He was one of us…kids from the Midwest or the Northeast or the South or the West. Yogi was us.

He may have passed, but we will never forget him.

We will come to yours, Yogi, just so you can come to ours.

Play Ball!

M*A*S*H In The Show

At this time during the season, some teams are just a M*A*S*H unit. You need to go no further than the Milwaukee Brewers. On Saturday, after throwing another game due to an inadequate bullpen, the hot hitting Khris Davis, the left fielder, twisted his ankle rounding second base. His replacement, Shane Peterson, ran into Ellian Herrera (3B) on a pop up in short left field, left the game with a bruised knee. As for Herrera, he had to be carried off the field and taken to the hospital which showed a deep thigh bruise which may keep him out for the rest of the season. Ryan Braun, the regular right fielder, could not play due to a continuing back injury.

Earlier this week, starting pitcher, Dave Nelson was hit by a line drive sending him to the hospital. He was back in the dugout to see Herrera take his place at Froedtert Hospital. Nelson’s battery mate, Jonathan Lucroy, has been in and out of hospitals from Pittsburgh to Milwaukee to figure out his concussion syndrome after taking one in the mask in Miami a little over a week ago.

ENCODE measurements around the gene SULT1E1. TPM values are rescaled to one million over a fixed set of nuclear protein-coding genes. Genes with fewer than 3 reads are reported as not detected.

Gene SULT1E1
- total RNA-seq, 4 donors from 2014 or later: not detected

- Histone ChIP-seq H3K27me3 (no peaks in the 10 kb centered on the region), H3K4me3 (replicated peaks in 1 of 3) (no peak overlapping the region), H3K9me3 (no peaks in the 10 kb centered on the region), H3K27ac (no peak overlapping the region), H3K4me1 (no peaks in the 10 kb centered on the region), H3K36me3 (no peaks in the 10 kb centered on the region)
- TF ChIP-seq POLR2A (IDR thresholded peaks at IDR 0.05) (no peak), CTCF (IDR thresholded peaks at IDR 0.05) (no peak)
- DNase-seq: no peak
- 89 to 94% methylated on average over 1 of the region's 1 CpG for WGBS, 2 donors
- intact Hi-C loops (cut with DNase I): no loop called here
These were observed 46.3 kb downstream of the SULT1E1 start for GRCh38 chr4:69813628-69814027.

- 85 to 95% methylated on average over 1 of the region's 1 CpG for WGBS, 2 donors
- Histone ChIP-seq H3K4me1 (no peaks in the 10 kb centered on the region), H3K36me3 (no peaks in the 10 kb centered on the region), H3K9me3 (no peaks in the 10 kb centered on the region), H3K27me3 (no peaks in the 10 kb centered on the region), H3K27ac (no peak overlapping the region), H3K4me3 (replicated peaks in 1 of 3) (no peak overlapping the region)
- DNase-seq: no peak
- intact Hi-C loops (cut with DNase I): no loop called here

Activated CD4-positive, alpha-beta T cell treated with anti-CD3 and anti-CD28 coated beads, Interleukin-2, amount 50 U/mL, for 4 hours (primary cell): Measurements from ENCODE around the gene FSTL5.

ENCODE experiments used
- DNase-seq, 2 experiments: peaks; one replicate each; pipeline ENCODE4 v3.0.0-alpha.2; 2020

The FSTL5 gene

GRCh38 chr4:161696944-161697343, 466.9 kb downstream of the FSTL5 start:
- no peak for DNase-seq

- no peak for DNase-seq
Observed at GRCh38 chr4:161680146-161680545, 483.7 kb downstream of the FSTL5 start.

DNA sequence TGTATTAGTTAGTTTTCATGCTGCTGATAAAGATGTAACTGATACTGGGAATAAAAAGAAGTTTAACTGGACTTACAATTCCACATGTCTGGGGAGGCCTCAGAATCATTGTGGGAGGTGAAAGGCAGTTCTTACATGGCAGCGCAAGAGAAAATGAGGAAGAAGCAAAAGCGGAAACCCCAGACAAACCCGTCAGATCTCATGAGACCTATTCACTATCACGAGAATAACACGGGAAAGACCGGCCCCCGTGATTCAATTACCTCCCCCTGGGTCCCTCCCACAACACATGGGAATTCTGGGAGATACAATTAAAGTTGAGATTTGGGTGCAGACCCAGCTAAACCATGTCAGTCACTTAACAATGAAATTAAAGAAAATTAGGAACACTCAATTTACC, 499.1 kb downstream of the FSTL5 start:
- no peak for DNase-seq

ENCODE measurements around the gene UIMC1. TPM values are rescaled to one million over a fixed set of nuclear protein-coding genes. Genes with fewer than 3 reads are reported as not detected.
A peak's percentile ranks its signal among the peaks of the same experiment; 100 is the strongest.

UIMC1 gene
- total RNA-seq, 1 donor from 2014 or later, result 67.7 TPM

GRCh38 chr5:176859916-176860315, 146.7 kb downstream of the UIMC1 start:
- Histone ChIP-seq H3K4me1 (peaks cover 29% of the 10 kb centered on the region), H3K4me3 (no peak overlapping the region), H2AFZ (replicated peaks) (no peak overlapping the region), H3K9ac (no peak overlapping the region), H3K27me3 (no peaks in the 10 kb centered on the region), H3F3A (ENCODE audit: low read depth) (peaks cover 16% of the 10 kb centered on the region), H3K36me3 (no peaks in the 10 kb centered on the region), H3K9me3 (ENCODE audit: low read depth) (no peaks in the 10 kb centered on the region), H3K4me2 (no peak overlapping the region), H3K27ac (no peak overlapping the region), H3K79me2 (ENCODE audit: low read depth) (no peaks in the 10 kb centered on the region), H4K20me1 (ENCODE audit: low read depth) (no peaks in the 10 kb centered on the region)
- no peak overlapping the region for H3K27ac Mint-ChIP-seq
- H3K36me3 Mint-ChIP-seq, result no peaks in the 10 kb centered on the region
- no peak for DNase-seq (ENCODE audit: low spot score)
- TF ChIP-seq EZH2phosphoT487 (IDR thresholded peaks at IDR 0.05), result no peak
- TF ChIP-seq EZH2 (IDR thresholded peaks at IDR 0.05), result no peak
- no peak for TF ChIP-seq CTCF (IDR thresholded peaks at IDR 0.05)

But Milwaukee isn’t the only team to have injuries this season. And in no way should it be used as an excuse for one of the great flops of any season by a team that failed to improve itself over the off-season.

There are five teams left in the National League for the race to win the World Series. There are seven teams left in the American League in the race to do the same. All have experienced some sort of injuries during their marathon season.

So as the final two weeks of the season begin, the favored St. Louis Cardinals and Los Angeles Dodgers, along with the surprise of the year, the New York Mets are winners of their divisions. The equally surprising Chicago Cubs and the Pittsburgh Pirates finished the playoff group in the Senior Circuit.

Over in the Junior Circuit, Kansas City is the only sure winner of their Division. The West Division of the American League is a battle with the red-hot Texas Rangers leading and the Los Angeles Angels of Anaheim along with the absolutely surprising Houston Astros all battling for the crown, all of whom are all contending against the phenom called the Minnesota Molitors (Twins) along with the New York Yankees fighting for the playoff spots. The solid Toronto Blue Jays are three games ahead of the Yankees going into Sunday’s games as are the Rangers in the West. It’s all in the loss column: The Yankees have 66 losses; Astros have 71; Angels have 72 losses and Twins have 73 losses. With a five game lead, the Bronx Bombers appear to have a spot in the playoffs. Now the other three fight for the final spot. All eyes will be on the West.